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How to Simplify Python Imports with Explicit Packaging?
A step towards better Python project development.
When developing in Python, it is always recommended to package your project.
Simply put, if a project is packaged, you can import stuff from it.
Some terminology before proceeding ahead:
Module: A Python file.
Package: A collection of Python files in a directory.
Library: A collection of Packages.
We can package a project by adding an
__init__.py file inside a directory.
While Python 3.3+ provides Implicit Namespace Packages — a directory with modules is considered a package by default, it is still advised to create an explicit
A couple of major benefits of doing this are that it helps in:
Explicitly specifying which classes/functions can be imported from the package.
Avoiding redundant imports.
Consider this is our directory structure (and we are using Python 3.3+):
As we are using Python 3.3+, we can directly import the
Testing class in
pipeline.py as follows:
While this will work as expected, the problem is that we have to explicitly import the specific class from each of the modules.
This creates redundant imports.
__init__.py file can simplify this.
Let’s see how.
As depicted above:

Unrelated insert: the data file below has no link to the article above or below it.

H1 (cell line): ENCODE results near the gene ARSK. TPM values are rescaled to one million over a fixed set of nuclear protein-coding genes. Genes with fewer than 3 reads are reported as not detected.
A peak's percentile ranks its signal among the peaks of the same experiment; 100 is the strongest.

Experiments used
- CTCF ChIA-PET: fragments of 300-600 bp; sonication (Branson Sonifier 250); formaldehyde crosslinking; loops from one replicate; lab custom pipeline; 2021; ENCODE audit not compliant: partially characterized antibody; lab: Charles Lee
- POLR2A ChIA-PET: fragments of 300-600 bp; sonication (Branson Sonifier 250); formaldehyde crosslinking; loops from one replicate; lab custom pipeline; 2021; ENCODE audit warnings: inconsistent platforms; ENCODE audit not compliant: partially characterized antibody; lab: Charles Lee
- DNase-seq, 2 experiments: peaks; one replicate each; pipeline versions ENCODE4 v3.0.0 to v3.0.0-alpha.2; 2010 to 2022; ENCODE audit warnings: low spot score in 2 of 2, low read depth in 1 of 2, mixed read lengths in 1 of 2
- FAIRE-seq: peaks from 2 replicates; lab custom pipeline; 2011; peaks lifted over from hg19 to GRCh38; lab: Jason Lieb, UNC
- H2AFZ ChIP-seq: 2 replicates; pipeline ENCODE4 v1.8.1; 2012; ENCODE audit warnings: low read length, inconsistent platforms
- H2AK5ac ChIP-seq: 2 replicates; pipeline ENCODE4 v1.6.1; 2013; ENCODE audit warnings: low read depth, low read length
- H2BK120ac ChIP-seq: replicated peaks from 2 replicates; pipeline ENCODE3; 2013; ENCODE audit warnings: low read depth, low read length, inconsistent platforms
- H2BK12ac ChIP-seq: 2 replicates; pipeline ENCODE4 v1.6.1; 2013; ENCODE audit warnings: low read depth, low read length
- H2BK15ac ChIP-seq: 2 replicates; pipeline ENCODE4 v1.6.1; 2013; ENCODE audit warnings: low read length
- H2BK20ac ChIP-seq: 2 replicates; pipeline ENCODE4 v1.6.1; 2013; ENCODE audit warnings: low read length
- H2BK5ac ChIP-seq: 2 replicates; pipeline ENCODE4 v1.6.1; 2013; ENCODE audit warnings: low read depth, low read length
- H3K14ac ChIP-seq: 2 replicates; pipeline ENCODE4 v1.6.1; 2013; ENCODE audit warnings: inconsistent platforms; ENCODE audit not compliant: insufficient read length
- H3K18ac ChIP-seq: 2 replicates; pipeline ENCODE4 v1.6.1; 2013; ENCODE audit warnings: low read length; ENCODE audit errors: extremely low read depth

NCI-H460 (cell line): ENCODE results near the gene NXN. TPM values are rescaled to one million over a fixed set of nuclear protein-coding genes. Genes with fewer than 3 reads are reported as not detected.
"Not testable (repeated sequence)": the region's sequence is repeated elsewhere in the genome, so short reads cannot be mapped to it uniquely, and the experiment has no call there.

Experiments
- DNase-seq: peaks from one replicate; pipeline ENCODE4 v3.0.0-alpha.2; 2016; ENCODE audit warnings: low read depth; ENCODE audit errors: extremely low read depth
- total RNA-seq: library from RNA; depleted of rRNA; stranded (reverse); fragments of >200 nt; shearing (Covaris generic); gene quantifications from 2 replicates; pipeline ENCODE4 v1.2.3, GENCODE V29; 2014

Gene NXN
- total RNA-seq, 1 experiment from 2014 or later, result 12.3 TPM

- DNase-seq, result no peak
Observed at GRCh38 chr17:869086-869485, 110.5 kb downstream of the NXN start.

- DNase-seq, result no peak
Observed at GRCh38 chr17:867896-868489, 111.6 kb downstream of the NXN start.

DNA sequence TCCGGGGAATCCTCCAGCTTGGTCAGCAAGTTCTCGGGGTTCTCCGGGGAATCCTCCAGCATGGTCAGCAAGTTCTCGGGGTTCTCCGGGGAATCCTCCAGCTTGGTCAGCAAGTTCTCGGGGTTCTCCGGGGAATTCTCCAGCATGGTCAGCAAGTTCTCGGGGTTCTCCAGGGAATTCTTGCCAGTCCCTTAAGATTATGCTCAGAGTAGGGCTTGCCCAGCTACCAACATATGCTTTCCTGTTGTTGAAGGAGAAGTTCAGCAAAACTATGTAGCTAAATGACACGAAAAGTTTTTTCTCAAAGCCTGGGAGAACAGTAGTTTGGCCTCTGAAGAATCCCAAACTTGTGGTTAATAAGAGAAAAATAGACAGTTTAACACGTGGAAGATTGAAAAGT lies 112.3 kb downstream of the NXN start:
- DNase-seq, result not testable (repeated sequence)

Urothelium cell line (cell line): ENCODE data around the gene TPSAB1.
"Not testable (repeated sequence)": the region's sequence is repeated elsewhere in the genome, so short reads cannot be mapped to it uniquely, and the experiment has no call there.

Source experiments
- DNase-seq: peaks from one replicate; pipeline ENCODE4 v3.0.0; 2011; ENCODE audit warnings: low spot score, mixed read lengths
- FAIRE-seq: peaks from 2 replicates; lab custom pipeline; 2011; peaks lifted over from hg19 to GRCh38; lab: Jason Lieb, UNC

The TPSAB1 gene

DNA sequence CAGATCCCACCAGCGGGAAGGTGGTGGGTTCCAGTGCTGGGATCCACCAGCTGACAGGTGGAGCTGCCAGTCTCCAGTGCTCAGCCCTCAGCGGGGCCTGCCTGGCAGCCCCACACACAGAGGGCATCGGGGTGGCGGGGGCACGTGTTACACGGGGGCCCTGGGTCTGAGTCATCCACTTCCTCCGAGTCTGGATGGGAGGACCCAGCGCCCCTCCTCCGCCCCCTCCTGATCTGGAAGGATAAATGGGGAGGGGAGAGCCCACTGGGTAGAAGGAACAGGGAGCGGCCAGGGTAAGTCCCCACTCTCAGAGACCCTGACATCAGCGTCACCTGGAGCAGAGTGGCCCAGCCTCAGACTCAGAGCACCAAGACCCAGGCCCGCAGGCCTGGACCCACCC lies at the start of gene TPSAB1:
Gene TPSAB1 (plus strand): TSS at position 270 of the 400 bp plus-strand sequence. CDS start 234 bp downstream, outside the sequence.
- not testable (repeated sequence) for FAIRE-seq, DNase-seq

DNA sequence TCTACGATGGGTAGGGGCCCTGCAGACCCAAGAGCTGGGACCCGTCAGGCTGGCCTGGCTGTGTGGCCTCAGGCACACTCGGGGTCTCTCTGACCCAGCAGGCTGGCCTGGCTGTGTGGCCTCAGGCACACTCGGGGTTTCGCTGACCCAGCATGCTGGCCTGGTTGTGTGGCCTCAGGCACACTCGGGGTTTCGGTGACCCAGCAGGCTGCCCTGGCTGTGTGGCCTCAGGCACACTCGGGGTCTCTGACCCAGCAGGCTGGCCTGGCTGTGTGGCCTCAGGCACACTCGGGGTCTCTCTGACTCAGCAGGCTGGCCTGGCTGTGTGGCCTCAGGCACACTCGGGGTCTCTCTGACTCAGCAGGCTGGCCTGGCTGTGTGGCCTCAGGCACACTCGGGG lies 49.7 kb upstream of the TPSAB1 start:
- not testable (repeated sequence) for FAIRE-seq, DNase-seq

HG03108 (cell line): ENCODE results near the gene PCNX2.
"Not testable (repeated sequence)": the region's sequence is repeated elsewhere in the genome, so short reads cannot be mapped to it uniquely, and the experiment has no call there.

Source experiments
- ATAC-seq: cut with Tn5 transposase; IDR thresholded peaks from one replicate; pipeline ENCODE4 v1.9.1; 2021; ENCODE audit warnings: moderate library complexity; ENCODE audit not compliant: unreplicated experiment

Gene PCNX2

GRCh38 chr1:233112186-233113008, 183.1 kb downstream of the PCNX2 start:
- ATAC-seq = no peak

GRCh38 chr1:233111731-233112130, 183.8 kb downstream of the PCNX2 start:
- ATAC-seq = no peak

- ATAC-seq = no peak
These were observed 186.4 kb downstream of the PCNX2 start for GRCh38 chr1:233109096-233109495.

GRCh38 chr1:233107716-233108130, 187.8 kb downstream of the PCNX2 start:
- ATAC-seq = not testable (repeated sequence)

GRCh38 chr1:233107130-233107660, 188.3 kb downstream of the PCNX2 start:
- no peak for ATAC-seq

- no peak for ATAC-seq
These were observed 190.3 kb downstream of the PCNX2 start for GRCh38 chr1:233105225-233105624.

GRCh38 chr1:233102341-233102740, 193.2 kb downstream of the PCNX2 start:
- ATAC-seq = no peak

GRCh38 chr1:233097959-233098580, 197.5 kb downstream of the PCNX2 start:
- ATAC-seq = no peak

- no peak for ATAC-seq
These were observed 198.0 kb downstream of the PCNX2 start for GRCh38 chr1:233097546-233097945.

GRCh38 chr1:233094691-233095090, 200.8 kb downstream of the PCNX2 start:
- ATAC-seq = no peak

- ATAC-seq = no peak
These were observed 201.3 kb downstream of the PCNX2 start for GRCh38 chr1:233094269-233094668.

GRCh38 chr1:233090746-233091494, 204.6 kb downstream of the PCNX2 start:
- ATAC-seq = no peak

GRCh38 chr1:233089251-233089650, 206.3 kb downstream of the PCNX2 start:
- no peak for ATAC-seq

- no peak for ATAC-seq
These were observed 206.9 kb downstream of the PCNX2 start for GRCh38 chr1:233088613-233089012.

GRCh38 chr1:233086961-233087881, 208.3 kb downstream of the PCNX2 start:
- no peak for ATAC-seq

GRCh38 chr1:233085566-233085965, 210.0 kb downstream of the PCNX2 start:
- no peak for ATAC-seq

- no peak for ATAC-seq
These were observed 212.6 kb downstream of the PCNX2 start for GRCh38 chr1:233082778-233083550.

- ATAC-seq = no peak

We first explicitly package the directory by creating an
Next, we specify the imports directly in this file.
Now, instead of writing redundant imports, you can directly import the intended classes from the “model” package, as shown below:
In other words, specifying the
__init__.py file lets you treat your package like a module.
This simplifies your imports.
Also, as discussed earlier, an
__init__.py file lets you explicitly specify which classes/functions can be imported from the package, which, otherwise, will not be evident.
This simplifies things for other users of your project.
Isn’t that cool?
If you want to learn more about Python project development, packaging, handling imports from one place to another, best practices, etc., I am open to writing a full article on this.
Please mark your interest below:
I think this skill can be immensely useful in helping you build bigger and better Python projects and gain more confidence in Python development :)
Let me know what you think.
If most of you are interested, I will write an article on this topic pretty soon!
👉 Over to you: What are some other cool Python project development tips you are aware of?
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